227031 Child exposure to violence: A local needs assessment to develop a community prevention agenda

Monday, November 8, 2010

Courtenay Kessler, MS , UW Population Health Fellowship, University of Wisconsin, Milwaukee, WI
Barbra Beck, PhD , Department of Population Health Sciences, University of Wisconsin, Milwaukee, WI
Carmen Pitre , Co-Director, Sojourner Family Peace Center, Milwaukee, WI
Audrey Skwierawski, JD , Milwaukee Commission on Domestic Violence and Sexual Assault, City of Milwaukee Health Department, Milwaukee, WI
Mallory O'Brien, PhD , Terry Sanford Institute for Public Policy, Duke University, Milwaukee, WI
Purpose: Exposure to domestic violence is common and chronic in the lives of children. Research identifies many pathways through which chronic exposure to violence negatively impacts the health of child witnesses, victims and perpetrators. The Milwaukee Homicide Review Commission uses a multi-level, multi-disciplinary homicide review process to identify opportunities for prevention. Through its Domestic Violence Review, child exposure has been identified as a high priority issue.

Methods: A local workgroup was formed to address child exposure to domestic violence. The workgroup initiated a multi-method needs assessment in Milwaukee, WI. In-depth interviews (n=34) were conducted with providers across relevant sectors: social service, health, criminal justice, education, and government/policy. Questions focused on local perceptions and strengths and gaps in services. Next, police records will be analyzed to identify factors related to domestic violence-related homicides with children present. An exploratory sample of other homicides will be reviewed to characterize child witness to other violence.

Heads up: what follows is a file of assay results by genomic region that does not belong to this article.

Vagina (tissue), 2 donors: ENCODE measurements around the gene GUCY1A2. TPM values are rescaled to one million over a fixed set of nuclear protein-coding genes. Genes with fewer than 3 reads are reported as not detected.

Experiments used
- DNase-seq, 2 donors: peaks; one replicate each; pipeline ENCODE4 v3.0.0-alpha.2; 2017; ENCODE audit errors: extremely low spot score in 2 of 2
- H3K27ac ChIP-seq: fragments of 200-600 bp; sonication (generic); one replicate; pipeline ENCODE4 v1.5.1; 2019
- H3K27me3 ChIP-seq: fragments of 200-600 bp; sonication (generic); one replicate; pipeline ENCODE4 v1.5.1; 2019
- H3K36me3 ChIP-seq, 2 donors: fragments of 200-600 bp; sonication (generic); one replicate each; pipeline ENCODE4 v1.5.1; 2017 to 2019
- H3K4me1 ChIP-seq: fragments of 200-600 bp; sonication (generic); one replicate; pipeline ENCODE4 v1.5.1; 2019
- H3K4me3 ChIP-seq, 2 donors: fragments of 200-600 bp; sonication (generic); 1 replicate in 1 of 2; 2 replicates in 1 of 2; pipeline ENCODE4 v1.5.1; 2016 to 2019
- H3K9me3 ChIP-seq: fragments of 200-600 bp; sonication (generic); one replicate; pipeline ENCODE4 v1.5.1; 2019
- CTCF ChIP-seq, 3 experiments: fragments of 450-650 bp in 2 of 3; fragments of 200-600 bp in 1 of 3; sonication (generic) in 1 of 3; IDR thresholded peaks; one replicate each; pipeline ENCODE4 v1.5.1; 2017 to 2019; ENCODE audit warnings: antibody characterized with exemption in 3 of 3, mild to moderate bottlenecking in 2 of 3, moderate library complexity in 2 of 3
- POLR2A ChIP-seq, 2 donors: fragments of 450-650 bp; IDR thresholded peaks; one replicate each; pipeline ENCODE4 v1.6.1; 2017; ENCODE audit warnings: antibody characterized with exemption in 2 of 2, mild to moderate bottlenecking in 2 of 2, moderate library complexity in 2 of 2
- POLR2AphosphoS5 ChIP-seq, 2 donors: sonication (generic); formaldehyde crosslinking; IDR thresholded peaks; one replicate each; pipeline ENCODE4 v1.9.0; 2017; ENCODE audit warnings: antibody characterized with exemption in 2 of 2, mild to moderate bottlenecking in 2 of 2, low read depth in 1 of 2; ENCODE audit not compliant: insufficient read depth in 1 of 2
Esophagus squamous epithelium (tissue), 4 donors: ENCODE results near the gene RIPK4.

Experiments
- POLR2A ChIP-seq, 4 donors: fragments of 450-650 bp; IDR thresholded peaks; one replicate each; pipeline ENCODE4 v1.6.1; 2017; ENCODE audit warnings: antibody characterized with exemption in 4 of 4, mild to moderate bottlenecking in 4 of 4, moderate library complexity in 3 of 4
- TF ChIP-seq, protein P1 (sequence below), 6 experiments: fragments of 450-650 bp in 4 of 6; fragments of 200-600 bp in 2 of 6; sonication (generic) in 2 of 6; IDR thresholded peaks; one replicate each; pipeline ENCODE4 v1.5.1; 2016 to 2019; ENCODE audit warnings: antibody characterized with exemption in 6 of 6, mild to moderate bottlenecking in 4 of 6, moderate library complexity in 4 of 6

Results: Preliminary results suggest a strong social justice perspective informs the local understanding of child exposure to violence. Service providers and other experts have beliefs about child exposure that are consistent with scientific evidence. There is a clear understanding of the effects of exposure to violence on health later in life.

Conclusions: This study identifies local opportunities for prevention and may help shape city and state goals related to children and violence. The workgroup provides an example of a multi-disciplinary partnership addressing exposure to violence. There is opportunity to develop a policy agenda informed by a social justice perspective.

Learning Areas:
Advocacy for health and health education
Assessment of individual and community needs for health education
Planning of health education strategies, interventions, and programs
Social and behavioral sciences

Learning Objectives:
1. Describe a local multi-method effort to assess the understanding of and response to child exposure to domestic violence across local services. 2. Define child exposure to violence as a social justice issue enhanced through an understanding of social determinants

Keywords: Domestic Violence, Child/Adolescent Mental Health

Presenting author's disclosure statement:

Qualified on the content I am responsible for because: I am qualified to present because I am a UW Population Health Fellow, completing post-masters training through coordinating projects related to domestic violence, sexual assault, child exposure to violence, and other public health priorities.
Any relevant financial relationships? No

I agree to comply with the American Public Health Association Conflict of Interest and Commercial Support Guidelines, and to disclose to the participants any off-label or experimental uses of a commercial product or service discussed in my presentation.